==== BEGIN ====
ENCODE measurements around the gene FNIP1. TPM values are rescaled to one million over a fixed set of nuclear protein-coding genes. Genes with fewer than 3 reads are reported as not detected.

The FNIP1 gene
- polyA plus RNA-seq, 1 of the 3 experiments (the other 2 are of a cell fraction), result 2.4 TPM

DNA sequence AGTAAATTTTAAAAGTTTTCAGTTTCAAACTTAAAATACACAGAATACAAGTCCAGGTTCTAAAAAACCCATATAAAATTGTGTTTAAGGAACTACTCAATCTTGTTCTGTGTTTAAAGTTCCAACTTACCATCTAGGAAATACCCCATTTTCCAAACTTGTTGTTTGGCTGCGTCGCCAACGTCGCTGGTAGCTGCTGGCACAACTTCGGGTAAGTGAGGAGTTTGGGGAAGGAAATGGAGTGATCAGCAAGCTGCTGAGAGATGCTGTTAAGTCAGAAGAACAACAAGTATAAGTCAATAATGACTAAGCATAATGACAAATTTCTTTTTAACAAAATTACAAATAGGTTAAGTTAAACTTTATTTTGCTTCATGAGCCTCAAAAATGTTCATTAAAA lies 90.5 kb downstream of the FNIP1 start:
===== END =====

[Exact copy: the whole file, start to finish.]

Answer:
ENCODE measurements around the gene FNIP1. TPM values are rescaled to one million over a fixed set of nuclear protein-coding genes. Genes with fewer than 3 reads are reported as not detected.

The FNIP1 gene
- polyA plus RNA-seq, 1 of the 3 experiments (the other 2 are of a cell fraction), result 2.4 TPM

DNA sequence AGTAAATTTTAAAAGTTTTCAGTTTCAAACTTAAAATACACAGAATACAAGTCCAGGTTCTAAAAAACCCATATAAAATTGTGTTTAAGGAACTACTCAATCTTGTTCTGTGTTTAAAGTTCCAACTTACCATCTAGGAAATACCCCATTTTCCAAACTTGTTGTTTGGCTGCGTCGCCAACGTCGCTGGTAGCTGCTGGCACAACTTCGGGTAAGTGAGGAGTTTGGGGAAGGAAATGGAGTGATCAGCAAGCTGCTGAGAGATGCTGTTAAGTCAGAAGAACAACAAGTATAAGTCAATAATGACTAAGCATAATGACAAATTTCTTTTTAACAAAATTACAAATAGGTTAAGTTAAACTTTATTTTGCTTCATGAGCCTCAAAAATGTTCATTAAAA lies 90.5 kb downstream of the FNIP1 start: